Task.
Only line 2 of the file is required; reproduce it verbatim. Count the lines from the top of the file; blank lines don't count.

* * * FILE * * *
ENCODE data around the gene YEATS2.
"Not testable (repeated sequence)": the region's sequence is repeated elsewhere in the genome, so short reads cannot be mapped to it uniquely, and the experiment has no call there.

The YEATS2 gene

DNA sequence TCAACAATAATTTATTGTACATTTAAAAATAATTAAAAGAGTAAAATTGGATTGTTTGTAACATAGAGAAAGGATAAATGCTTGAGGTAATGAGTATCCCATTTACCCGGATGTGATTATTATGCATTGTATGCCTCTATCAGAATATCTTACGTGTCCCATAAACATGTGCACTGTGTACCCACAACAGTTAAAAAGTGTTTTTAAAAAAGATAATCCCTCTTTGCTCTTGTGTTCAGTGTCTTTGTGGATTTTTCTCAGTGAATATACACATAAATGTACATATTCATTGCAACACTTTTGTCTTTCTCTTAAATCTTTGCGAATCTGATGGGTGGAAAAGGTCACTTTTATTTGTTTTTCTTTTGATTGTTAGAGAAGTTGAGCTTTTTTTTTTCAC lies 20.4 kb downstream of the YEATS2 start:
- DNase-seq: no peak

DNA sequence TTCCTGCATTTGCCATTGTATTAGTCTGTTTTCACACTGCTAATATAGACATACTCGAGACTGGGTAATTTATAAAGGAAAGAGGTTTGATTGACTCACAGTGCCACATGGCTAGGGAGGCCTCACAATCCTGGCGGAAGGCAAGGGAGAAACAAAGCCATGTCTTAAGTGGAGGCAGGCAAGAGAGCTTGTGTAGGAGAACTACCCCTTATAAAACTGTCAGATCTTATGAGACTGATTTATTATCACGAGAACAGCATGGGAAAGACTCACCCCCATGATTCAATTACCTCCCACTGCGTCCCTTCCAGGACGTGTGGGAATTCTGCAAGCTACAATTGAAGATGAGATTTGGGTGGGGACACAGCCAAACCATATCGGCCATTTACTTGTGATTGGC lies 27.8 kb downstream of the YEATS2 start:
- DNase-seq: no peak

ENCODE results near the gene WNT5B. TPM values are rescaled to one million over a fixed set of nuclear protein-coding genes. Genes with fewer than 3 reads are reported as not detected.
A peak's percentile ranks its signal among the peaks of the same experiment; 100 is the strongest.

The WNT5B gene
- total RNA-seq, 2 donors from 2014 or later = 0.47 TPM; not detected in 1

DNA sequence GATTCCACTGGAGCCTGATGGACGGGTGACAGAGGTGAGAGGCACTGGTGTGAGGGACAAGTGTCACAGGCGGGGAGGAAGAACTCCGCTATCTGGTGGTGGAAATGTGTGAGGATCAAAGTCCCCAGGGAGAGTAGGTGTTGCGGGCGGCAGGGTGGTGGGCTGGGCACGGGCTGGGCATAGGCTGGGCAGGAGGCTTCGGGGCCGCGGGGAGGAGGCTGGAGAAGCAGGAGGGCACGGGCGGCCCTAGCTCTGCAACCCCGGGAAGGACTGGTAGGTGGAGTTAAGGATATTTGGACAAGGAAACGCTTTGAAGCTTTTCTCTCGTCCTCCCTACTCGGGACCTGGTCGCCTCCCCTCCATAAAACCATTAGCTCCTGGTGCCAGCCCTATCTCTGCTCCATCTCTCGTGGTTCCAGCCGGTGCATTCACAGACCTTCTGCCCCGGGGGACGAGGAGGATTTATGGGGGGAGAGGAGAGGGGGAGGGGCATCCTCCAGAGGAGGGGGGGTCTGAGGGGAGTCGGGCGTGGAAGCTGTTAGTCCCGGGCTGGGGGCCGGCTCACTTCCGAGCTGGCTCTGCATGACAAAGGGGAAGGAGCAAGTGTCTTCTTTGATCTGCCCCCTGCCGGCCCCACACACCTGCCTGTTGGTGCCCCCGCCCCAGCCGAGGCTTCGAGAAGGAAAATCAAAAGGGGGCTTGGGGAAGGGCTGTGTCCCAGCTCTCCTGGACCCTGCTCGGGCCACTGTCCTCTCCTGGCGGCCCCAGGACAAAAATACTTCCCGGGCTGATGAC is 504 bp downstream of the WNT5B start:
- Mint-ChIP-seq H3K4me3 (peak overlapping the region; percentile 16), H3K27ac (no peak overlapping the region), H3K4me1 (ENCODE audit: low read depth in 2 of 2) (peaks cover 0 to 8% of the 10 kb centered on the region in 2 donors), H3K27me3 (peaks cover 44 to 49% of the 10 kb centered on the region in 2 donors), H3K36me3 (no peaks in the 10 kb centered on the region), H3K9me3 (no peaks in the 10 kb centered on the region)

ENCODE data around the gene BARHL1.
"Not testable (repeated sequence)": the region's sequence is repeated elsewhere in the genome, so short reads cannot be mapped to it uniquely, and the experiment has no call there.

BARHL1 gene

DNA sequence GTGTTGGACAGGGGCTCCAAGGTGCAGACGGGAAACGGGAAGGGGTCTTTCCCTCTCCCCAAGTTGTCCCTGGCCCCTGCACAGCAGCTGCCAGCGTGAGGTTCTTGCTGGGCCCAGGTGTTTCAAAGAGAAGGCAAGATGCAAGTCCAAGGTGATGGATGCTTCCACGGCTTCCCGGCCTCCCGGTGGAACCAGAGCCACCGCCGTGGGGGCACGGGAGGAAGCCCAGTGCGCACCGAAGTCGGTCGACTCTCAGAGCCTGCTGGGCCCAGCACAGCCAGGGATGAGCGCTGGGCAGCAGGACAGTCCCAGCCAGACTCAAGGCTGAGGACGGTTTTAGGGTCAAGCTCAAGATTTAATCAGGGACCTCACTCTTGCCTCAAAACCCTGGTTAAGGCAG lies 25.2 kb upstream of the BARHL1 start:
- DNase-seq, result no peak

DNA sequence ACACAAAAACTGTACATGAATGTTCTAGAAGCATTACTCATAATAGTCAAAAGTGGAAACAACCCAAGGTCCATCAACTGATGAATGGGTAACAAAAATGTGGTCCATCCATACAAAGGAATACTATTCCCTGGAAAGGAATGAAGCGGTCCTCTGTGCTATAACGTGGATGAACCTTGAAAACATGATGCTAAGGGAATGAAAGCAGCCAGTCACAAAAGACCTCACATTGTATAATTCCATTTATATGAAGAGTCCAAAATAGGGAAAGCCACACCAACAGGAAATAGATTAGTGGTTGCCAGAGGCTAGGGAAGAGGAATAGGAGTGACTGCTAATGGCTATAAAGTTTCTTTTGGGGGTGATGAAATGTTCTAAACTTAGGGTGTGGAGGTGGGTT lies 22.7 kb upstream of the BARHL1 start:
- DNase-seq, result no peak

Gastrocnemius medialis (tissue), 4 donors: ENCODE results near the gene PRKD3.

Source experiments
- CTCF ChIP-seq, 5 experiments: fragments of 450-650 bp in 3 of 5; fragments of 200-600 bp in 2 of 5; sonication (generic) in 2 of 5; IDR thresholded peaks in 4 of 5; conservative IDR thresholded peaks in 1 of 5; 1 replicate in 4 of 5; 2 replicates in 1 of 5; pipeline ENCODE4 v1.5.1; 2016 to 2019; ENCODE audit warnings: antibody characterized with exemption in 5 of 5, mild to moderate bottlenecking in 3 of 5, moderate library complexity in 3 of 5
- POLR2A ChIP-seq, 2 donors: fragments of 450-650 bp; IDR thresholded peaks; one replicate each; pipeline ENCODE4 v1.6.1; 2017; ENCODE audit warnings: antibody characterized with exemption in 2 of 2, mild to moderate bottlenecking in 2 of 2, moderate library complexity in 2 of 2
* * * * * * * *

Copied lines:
"Not testable (repeated sequence)": the region's sequence is repeated elsewhere in the genome, so short reads cannot be mapped to it uniquely, and the experiment has no call there.